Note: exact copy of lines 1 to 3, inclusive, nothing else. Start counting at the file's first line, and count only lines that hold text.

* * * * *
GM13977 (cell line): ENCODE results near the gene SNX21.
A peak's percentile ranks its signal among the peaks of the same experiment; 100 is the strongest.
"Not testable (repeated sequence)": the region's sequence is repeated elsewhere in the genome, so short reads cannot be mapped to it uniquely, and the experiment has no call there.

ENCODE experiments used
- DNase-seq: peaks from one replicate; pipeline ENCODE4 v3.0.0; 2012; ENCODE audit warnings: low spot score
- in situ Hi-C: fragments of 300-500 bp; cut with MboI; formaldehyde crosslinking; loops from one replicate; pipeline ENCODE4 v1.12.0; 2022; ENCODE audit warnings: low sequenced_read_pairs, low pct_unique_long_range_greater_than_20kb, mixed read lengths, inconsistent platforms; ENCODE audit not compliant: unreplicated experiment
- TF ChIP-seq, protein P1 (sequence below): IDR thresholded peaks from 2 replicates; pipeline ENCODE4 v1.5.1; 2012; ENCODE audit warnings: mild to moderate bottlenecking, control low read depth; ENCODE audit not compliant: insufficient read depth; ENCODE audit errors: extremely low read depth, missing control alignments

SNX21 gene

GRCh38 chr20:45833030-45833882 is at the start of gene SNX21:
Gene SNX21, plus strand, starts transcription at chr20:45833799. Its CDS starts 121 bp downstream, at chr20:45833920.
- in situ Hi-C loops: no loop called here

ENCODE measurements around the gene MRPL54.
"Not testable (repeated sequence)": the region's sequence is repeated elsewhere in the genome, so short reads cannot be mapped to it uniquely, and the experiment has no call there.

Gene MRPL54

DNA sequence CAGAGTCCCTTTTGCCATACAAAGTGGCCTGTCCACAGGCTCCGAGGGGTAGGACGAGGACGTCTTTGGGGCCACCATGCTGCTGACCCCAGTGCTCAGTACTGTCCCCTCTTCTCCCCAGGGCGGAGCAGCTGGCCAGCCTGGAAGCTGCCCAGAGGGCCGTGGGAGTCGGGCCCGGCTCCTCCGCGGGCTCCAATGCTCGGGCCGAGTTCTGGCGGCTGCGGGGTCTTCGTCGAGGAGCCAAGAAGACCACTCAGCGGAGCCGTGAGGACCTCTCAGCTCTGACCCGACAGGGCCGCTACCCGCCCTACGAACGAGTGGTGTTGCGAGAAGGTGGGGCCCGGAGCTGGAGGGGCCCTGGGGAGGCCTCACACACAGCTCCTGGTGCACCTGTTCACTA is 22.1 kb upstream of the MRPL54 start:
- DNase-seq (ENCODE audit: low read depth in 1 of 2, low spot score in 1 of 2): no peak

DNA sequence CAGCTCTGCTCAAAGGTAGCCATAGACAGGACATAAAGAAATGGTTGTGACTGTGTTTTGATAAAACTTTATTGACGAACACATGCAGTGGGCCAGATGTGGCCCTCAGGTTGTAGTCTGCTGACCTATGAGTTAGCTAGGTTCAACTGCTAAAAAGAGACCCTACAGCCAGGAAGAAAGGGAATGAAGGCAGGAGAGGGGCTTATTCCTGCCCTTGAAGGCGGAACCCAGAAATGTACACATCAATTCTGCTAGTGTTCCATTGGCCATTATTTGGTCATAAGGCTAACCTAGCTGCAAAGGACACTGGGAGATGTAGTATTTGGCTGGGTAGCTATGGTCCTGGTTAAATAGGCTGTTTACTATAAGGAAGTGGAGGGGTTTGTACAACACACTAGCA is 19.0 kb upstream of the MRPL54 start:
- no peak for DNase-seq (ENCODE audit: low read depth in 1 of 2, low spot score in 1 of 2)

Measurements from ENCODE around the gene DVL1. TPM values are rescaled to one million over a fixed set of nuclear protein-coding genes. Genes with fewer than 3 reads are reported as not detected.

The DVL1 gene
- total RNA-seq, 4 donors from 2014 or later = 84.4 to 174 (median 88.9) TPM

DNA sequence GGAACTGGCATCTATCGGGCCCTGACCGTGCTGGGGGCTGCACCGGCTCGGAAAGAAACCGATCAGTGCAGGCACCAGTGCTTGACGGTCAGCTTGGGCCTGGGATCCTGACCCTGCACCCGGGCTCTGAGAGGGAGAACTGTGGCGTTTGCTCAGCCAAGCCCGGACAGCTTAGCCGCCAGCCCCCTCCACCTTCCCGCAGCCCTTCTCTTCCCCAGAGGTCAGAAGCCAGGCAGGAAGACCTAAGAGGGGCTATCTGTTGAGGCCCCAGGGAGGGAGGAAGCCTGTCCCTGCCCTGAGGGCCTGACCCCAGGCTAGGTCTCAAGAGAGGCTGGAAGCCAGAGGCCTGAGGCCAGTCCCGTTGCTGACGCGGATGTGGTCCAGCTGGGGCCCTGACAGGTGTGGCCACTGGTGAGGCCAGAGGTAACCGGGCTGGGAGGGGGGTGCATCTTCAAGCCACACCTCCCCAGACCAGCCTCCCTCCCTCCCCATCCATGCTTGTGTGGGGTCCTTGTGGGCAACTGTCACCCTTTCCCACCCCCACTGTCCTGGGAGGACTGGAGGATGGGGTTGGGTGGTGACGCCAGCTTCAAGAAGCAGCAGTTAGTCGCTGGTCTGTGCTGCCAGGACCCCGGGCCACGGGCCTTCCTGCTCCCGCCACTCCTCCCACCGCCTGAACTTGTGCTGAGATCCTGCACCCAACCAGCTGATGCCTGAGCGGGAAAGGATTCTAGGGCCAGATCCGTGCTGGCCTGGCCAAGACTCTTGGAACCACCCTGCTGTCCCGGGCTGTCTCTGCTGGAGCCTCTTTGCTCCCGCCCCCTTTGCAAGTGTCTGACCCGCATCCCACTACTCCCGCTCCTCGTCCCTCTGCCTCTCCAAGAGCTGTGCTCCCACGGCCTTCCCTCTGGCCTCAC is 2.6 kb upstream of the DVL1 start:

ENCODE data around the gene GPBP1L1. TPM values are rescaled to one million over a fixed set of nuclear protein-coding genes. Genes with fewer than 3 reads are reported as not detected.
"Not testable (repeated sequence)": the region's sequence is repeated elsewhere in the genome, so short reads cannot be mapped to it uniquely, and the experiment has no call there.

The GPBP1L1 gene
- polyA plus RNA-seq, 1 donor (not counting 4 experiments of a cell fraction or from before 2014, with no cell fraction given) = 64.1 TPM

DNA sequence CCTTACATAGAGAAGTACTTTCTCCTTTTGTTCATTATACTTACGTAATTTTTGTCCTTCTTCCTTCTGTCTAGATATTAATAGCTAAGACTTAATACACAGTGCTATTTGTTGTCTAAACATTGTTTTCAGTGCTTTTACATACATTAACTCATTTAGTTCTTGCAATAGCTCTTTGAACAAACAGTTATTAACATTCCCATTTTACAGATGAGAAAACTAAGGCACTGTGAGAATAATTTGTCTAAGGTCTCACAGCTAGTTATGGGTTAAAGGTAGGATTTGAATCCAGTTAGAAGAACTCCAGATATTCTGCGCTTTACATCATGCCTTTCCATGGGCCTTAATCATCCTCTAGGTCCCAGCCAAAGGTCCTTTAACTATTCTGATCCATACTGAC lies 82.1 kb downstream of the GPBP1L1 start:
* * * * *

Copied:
GM13977 (cell line): ENCODE results near the gene SNX21.
A peak's percentile ranks its signal among the peaks of the same experiment; 100 is the strongest.
"Not testable (repeated sequence)": the region's sequence is repeated elsewhere in the genome, so short reads cannot be mapped to it uniquely, and the experiment has no call there.